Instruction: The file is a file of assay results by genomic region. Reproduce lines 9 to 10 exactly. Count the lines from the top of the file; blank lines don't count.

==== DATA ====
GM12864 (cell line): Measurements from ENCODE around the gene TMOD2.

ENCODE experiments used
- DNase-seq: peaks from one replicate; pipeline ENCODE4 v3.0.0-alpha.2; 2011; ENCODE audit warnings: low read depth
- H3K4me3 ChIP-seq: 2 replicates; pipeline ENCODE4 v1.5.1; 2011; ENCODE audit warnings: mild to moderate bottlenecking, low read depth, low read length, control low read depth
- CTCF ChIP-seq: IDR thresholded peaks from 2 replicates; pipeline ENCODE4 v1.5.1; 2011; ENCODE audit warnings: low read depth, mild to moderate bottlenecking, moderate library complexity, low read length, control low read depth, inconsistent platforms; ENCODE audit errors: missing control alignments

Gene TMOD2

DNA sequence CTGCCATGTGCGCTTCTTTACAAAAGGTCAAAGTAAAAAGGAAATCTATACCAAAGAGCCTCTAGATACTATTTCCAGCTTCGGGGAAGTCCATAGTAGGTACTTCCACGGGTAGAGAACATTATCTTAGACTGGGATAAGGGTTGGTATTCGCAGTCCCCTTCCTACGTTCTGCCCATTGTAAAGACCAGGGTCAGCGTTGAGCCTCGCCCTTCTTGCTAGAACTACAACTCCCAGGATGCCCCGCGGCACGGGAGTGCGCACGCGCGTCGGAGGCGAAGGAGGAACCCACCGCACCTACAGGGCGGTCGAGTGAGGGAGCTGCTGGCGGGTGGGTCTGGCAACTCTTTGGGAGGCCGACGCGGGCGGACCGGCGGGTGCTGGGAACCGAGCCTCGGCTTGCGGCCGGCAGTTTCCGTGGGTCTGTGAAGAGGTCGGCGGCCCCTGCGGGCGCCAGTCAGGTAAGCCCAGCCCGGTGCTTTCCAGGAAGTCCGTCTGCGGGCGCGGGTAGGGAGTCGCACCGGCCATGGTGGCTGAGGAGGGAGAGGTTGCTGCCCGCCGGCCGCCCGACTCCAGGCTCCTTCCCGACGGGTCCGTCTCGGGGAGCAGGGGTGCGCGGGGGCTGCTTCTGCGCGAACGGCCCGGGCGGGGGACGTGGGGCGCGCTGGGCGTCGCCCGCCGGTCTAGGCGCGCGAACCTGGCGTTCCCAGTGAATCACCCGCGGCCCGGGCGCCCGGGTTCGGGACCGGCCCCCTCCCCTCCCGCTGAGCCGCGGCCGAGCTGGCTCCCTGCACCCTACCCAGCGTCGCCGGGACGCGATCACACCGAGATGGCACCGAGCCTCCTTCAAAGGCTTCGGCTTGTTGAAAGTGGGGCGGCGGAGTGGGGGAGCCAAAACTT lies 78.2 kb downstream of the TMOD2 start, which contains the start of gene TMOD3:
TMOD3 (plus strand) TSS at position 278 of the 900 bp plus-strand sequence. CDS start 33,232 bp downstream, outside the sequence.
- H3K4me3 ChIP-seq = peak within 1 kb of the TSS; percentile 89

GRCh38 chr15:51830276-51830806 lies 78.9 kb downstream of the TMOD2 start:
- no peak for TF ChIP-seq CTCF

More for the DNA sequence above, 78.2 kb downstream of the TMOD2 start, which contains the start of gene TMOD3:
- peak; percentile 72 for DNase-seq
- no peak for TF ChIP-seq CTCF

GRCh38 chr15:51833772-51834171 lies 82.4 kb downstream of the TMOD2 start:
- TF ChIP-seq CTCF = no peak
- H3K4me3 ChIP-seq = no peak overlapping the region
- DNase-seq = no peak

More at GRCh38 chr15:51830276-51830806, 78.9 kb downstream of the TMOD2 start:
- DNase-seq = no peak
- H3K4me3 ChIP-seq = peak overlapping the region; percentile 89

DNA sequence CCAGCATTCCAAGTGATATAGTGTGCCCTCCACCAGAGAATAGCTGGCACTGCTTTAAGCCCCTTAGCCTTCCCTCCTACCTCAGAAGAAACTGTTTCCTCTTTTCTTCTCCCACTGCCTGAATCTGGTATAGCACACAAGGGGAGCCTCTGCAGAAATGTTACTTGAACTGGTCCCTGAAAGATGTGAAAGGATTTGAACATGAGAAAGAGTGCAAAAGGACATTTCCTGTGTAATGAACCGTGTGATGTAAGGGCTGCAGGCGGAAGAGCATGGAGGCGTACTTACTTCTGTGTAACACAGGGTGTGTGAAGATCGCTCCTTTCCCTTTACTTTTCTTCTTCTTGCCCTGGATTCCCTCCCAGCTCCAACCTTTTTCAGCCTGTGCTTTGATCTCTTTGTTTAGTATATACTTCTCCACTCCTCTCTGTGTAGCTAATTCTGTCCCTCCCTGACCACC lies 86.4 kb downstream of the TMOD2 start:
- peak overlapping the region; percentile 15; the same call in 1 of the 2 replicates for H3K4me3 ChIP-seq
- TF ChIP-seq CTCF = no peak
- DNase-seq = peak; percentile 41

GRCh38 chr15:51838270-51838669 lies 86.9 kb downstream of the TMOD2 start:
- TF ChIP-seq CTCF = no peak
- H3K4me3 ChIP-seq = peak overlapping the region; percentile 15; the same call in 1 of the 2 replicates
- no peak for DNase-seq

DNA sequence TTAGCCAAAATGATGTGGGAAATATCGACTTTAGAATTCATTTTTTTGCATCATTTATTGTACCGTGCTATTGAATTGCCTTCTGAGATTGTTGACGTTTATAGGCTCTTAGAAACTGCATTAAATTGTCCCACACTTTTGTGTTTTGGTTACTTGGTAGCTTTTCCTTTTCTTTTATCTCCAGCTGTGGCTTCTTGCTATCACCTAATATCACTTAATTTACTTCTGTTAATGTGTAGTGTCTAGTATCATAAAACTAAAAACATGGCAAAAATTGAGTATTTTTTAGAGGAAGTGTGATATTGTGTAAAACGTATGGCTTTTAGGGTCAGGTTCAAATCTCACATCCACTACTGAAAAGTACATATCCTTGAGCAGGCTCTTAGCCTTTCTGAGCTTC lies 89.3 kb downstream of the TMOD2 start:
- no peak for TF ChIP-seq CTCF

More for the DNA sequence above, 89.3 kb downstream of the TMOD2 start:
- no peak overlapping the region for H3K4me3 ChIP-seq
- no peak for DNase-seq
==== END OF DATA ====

- H3K4me3 ChIP-seq = peak within 1 kb of the TSS; percentile 89

GRCh38 chr15:51830276-51830806 lies 78.9 kb downstream of the TMOD2 start: